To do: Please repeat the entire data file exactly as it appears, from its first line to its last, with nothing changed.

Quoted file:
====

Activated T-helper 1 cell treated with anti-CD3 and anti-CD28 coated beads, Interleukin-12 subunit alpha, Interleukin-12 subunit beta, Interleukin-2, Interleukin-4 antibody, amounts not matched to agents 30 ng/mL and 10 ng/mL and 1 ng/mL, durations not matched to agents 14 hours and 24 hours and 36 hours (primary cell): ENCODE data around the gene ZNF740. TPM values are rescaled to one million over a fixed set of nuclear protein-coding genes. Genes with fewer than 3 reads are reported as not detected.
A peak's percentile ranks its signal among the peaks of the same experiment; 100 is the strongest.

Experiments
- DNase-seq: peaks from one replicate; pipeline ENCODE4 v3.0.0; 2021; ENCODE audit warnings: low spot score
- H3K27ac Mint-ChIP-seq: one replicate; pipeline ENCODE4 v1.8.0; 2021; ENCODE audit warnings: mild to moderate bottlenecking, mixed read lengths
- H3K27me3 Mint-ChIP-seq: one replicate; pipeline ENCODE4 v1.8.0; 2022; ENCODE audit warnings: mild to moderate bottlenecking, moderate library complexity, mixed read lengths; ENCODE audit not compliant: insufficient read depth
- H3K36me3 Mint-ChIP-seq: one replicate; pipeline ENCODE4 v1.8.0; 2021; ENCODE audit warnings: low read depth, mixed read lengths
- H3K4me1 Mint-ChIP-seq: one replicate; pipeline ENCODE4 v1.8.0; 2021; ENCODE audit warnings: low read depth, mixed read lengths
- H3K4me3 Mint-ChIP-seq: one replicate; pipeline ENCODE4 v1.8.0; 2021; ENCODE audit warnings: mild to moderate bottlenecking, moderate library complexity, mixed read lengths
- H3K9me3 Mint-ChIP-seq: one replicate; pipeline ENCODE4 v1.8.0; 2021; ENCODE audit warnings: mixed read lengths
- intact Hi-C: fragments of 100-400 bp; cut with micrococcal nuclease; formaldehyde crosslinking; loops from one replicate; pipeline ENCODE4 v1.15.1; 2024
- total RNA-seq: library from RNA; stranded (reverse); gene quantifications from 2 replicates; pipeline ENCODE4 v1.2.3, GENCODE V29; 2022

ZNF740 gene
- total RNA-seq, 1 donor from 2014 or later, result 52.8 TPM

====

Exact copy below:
Activated T-helper 1 cell treated with anti-CD3 and anti-CD28 coated beads, Interleukin-12 subunit alpha, Interleukin-12 subunit beta, Interleukin-2, Interleukin-4 antibody, amounts not matched to agents 30 ng/mL and 10 ng/mL and 1 ng/mL, durations not matched to agents 14 hours and 24 hours and 36 hours (primary cell): ENCODE data around the gene ZNF740. TPM values are rescaled to one million over a fixed set of nuclear protein-coding genes. Genes with fewer than 3 reads are reported as not detected.
A peak's percentile ranks its signal among the peaks of the same experiment; 100 is the strongest.

Experiments
- DNase-seq: peaks from one replicate; pipeline ENCODE4 v3.0.0; 2021; ENCODE audit warnings: low spot score
- H3K27ac Mint-ChIP-seq: one replicate; pipeline ENCODE4 v1.8.0; 2021; ENCODE audit warnings: mild to moderate bottlenecking, mixed read lengths
- H3K27me3 Mint-ChIP-seq: one replicate; pipeline ENCODE4 v1.8.0; 2022; ENCODE audit warnings: mild to moderate bottlenecking, moderate library complexity, mixed read lengths; ENCODE audit not compliant: insufficient read depth
- H3K36me3 Mint-ChIP-seq: one replicate; pipeline ENCODE4 v1.8.0; 2021; ENCODE audit warnings: low read depth, mixed read lengths
- H3K4me1 Mint-ChIP-seq: one replicate; pipeline ENCODE4 v1.8.0; 2021; ENCODE audit warnings: low read depth, mixed read lengths
- H3K4me3 Mint-ChIP-seq: one replicate; pipeline ENCODE4 v1.8.0; 2021; ENCODE audit warnings: mild to moderate bottlenecking, moderate library complexity, mixed read lengths
- H3K9me3 Mint-ChIP-seq: one replicate; pipeline ENCODE4 v1.8.0; 2021; ENCODE audit warnings: mixed read lengths
- intact Hi-C: fragments of 100-400 bp; cut with micrococcal nuclease; formaldehyde crosslinking; loops from one replicate; pipeline ENCODE4 v1.15.1; 2024
- total RNA-seq: library from RNA; stranded (reverse); gene quantifications from 2 replicates; pipeline ENCODE4 v1.2.3, GENCODE V29; 2022

ZNF740 gene
- total RNA-seq, 1 donor from 2014 or later, result 52.8 TPM